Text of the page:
Police-public clashes have once again occupied centre stage in the Maldives. Over 100 people are believed to have been arrested in the ‘direct action’ protests organised by the opposition Maldivian Democratic Party (MDP) since 8 July. Several reports of police brutality and excesses have once again come to the fore.
The police authorities allege that the ongoing protests are not peaceful gatherings as many demonstrators attacked policemen and carried out other criminal offences too. MDP meanwhile maintains that the protests themselves are “largely peaceful” and that the police are carrying out discriminatory attacks against its MPs, journalists and harassing and intimidating the protestors.
Whether the police exercised their discretion to use force appropriately and in due consideration with the constitutionally-guaranteed right to assemble needs to be seen against the existing laws and procedures regarding peaceful assembly in the country.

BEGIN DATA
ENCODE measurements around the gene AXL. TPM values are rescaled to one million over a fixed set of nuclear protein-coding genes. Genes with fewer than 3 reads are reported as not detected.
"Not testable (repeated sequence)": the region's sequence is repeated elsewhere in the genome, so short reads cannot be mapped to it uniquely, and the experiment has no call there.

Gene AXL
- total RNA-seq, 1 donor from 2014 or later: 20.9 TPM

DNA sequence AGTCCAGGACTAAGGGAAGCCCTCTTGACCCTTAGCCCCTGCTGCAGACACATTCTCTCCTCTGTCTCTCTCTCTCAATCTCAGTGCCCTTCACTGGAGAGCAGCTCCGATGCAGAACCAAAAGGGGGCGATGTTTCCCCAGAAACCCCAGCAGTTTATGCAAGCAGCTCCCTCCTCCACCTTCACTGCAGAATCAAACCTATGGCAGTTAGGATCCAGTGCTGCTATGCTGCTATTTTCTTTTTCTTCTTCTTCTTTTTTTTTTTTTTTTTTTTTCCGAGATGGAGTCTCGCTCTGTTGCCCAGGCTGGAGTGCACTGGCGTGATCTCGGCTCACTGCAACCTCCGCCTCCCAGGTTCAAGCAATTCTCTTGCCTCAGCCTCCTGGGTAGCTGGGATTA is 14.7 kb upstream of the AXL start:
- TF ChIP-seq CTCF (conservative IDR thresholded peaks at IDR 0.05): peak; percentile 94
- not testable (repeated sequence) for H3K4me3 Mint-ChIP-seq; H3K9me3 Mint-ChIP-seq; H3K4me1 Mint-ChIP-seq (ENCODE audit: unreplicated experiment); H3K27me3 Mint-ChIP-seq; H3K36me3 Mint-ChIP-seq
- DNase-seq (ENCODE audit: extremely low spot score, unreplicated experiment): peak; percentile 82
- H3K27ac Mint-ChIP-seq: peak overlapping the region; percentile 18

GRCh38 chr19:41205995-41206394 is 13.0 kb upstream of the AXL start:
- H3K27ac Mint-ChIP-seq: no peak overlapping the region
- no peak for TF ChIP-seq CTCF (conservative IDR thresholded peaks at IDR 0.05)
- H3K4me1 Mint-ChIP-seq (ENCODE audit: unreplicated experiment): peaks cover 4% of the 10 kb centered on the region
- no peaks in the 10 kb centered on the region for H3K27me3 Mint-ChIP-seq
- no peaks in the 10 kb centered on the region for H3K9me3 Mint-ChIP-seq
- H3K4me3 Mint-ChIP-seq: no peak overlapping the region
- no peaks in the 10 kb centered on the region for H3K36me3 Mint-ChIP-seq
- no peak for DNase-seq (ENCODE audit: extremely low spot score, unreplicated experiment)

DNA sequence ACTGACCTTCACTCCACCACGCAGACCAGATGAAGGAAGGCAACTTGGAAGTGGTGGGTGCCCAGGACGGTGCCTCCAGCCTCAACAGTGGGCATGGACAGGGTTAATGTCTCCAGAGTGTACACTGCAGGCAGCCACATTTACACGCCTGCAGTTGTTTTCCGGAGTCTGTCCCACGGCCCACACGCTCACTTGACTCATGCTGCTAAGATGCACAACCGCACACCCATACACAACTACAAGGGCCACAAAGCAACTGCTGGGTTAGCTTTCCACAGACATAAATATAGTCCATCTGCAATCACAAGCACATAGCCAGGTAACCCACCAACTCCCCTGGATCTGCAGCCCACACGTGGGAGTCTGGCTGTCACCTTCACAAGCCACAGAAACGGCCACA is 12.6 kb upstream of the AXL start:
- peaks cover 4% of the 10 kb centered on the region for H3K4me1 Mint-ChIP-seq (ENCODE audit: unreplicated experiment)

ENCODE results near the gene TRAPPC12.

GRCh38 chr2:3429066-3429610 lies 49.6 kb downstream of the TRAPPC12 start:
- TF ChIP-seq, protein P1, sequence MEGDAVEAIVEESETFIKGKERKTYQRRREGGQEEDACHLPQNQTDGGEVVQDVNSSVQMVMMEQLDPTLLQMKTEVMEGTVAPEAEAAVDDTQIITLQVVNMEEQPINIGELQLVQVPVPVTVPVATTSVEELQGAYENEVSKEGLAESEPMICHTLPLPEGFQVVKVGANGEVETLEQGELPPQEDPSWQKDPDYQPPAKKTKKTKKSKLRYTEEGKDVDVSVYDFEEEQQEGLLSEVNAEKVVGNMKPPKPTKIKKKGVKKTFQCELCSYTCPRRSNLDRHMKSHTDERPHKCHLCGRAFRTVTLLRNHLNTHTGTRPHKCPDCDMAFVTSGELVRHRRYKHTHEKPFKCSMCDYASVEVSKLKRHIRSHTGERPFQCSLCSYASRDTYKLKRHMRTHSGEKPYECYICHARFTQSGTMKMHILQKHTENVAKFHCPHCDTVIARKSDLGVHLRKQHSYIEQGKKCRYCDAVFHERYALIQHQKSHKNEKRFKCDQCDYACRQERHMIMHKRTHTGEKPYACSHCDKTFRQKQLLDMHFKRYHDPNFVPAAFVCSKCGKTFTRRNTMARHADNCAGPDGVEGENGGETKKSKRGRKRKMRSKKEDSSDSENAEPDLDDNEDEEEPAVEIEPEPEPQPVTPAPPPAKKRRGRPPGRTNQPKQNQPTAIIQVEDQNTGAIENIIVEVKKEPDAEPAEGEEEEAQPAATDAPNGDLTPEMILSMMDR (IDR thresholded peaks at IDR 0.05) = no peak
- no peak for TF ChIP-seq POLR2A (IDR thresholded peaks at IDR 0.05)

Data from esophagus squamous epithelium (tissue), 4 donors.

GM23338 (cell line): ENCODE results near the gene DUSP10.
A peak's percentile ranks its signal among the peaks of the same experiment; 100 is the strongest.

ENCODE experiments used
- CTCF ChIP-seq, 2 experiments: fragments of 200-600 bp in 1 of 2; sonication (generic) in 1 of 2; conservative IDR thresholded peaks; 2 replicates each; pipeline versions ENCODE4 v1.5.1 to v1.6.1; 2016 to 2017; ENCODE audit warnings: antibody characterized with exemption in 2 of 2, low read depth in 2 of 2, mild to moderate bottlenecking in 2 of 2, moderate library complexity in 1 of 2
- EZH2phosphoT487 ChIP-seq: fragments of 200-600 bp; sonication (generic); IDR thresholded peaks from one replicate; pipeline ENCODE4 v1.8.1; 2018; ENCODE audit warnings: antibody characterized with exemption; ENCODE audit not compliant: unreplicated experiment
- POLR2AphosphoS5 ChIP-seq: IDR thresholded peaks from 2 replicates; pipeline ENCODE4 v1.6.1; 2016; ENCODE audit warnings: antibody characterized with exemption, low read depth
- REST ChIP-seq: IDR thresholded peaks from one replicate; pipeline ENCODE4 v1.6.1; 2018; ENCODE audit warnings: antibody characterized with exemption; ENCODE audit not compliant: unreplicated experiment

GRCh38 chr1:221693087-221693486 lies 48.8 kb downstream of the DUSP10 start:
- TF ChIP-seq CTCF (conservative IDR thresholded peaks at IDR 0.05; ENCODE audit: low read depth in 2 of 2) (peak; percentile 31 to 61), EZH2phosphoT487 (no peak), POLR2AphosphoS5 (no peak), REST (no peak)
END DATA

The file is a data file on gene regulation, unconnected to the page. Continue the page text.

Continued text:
The freedom to assemble peacefully has been guaranteed as a fundamental right under Article 32 of the 2008 national constitution. Notably, the right has been guaranteed to all and does not require prior permission of the stat
e. However, this is in contradiction to the domestic “regulations on assembly” which were drafted in April 2006, and later ratified under the General Regulations Act 2008. The regulations required three organisers of public assemblies to submit a written form 14 days prior to the gathering to the Maldives police. Only in April 2012 did the High Court struck down this requirement (among others) as being unconstitutional. The Court also struck down the police authority to deny permission, upholding thereby the principle that the police role is simply to facilitate peaceful assembly.